Notes: VOCs were released from CT-800 and dispersed. The heat exchangers believed to be leaking were isolated from service. Sampling was conducted at the cooling tower and at exchangers until emission rates returned to normal. The following corrective actions were identified to prevent recurrence of this event: (1) Re-analyze past exchanger inspection results and confirm recommendations. (2)Increase the frequency of calibration of residual chlorine analyzers on all cooling towers. (3) Improve exchanger leak identification training and internal reporting. The weather during this incident was a sunny, 81 degrees, with a wind speed of 7 mph.
1,027.0 pounds

30, 3700, and1600 Unit Thermal Oxiders, Flares 1 and 2
1600 TOX and Flares 1 and 2
Flares 1 and 2
Cause: Due to multiple equipment high levels during startup of the Gasoline Desulfurizing Unit (GDU), hydrocarbons were introduced into the refinery's sulfur dioxide removal system and to the Sulfur Recovery Units (SRU) feeds resulting in unit upsets. Sulfur dioxide levels at the 1600, 3700 and 30 Unit Thermal Oxidizers were elevated from 3:24 pm on 5/20/11 until 8:00 am on 5/21/11. This caused smoking from the 1600 TOX stack from approximately 3:55 until 4:10 and the unit was shut down during this time. The 3700 and 30 Unit TOXs were also shutdown at approximately 3:40 and 4:13 respectively. Additionally, these process upsets also impacted the refinery's fluid catalytic cracking unit resulting in flaring for portions of this incident.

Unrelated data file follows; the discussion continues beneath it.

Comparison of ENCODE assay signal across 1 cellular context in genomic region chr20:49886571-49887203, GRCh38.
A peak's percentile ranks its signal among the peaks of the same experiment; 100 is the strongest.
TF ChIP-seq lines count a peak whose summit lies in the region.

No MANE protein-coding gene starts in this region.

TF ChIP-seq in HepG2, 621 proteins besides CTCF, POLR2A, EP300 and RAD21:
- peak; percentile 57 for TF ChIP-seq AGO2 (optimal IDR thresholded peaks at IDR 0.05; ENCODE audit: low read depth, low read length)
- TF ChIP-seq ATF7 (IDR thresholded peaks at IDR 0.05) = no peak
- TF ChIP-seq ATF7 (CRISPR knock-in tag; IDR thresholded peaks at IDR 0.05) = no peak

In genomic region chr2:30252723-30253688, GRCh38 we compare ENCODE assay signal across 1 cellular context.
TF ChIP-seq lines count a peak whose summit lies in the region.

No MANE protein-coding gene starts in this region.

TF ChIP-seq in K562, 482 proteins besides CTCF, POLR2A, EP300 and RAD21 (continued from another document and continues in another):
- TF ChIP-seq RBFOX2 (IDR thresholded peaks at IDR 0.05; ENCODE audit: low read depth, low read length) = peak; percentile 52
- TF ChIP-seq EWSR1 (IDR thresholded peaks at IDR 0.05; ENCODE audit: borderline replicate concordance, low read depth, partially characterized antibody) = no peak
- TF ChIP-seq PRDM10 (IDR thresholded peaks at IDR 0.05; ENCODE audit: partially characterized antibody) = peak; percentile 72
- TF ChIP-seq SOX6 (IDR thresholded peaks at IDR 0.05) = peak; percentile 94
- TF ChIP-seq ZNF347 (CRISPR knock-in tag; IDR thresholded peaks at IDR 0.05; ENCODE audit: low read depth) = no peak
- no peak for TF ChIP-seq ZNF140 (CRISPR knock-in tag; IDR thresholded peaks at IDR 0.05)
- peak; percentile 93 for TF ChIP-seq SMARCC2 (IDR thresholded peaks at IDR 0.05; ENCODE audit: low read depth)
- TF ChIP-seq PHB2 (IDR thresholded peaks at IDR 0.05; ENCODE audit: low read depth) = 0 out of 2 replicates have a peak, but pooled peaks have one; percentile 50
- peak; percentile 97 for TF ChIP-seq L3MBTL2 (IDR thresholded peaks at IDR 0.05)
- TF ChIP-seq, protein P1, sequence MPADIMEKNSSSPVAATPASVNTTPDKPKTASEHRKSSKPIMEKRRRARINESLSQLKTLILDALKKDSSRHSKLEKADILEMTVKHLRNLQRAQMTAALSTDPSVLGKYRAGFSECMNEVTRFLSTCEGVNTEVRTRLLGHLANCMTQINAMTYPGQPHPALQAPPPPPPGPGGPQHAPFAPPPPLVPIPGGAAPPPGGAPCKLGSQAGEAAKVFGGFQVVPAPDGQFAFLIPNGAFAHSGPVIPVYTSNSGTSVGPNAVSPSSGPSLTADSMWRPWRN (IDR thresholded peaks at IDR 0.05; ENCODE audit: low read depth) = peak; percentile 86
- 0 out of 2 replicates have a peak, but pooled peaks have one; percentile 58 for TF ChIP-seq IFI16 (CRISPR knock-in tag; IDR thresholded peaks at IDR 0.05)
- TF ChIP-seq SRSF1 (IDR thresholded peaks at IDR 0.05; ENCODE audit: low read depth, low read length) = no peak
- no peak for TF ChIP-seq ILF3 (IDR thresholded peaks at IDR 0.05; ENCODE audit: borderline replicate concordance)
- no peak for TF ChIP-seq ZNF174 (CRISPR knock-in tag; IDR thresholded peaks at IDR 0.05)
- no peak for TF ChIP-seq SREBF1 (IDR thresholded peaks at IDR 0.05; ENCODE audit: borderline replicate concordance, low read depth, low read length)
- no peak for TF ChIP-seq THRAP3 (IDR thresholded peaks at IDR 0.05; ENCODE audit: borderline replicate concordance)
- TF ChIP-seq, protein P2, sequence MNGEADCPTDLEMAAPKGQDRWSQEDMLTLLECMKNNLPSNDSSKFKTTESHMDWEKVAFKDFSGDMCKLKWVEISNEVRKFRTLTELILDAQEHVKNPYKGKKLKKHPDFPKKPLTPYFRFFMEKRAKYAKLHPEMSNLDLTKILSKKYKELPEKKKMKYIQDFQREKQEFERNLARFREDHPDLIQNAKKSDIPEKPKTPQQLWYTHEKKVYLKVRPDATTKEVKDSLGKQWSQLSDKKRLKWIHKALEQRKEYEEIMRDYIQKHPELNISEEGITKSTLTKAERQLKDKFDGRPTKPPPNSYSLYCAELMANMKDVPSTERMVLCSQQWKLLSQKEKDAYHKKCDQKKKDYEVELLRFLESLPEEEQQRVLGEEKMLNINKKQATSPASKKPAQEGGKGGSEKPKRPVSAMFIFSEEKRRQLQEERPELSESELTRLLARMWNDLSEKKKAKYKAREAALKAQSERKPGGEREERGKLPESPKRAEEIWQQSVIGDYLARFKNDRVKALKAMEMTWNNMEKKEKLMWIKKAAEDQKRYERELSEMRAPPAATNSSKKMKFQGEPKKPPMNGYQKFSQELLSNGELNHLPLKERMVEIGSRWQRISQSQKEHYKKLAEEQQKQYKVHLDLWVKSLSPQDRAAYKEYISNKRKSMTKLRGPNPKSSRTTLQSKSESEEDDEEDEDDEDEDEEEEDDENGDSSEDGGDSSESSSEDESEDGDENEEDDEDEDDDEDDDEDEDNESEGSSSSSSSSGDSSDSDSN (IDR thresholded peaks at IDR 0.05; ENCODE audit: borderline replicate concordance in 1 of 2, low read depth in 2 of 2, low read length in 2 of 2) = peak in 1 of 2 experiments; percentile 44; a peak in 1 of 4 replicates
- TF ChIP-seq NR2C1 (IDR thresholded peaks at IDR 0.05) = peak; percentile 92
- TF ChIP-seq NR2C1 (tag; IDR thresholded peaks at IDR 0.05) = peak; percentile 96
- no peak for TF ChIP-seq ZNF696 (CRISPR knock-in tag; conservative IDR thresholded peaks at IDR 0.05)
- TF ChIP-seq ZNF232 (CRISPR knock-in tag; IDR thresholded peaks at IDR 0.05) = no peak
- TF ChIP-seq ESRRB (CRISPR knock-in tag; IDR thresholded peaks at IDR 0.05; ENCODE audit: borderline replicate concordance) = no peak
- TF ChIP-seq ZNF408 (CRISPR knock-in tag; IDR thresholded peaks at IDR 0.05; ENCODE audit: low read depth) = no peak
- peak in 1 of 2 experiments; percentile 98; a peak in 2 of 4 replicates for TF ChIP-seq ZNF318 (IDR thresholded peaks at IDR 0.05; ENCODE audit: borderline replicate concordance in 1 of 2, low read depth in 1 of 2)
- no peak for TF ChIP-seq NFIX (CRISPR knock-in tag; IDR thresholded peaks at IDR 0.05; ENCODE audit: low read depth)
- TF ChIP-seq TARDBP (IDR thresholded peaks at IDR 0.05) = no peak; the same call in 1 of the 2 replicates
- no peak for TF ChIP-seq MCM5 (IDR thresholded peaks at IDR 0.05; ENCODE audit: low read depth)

Followup: Yes

Notes: Valero did not show their limit for SO2, CO, NOx, PM, and VOC in the Thermal Oxidizer and flarecap. No limit was shown for Benzene in the Thermal Oxidizer. No limit was shown for H2S and Propylene in the flarecap. Accurate estimates could not be made. All values are below the total emitted and may be grossly deflated. During the event Valero received an odor complaint and took action to prevent and minimize any public nuisance. Field monitoring did not reveal any detectable quantities of VOCs or sulfur dioxide. Operational moves were made to the sulfur recover plants to shutdown the thermal oxidizers safely. Operators maximized steam to the refinery flares to mitigate visible emissions. During the incident fence-line monitoring was conducted by Valero and there were no detectable concentrations found. The following corrective actions were identified to prevent recurrence of this incident: (1) Modify the startup procedure for the GDU to ensure a shift supervisor monitors the unit radio channel (2) Include in the SRU standing orders that amine upsets be communicated to the shift supervisor and the shift superintendent (3) Modify GDU SOP's to amplify actions required for the amine system (4) Configure a separate console to receive all GDU alarms (5) Implement alarm management to allow high priority alarms to be flagged (6) Consider installing an auto shut off on the amine absorbers bottoms plant wide (7) Consider installing a bypass on the feed to untreated gasoline storage to improve feed control to the GDU during start up (8) Train the SRU operators on the rich DEA flash drum weir configurations. The hydrogen sulfide and sulfur dioxide permitted rates and reportable quantities were exceeded. There were released of nitric oxide, benzene, and VOCs released above reportable quantities. Opacity and visible emission limits were exceeded for flares 1 and 2 and the GRP007 SRU/TOCAP-SRU TO/CAP. The SRU sulfur dioxode concentration limit (250 ppm/ 12 h) for 30 and 1600 Unit TOXs and the EP and WP Fuel Gas hydrogen sulfide (162 ppm/3 h) were also exceeded.
72.9 pounds

Flares 1,2,3,4&5; FCCU; GDU; Boiler B-401C, B-401D, & 401-E
Flares 1,2,3,4&5; FCCU; GDU; Boilers B-401C & B-401D
Flares 1,2,3,4&5; 30, 1600, & 3700 TOX; FCCU; GDU; Boilers B-401C, B-401D, & 401-E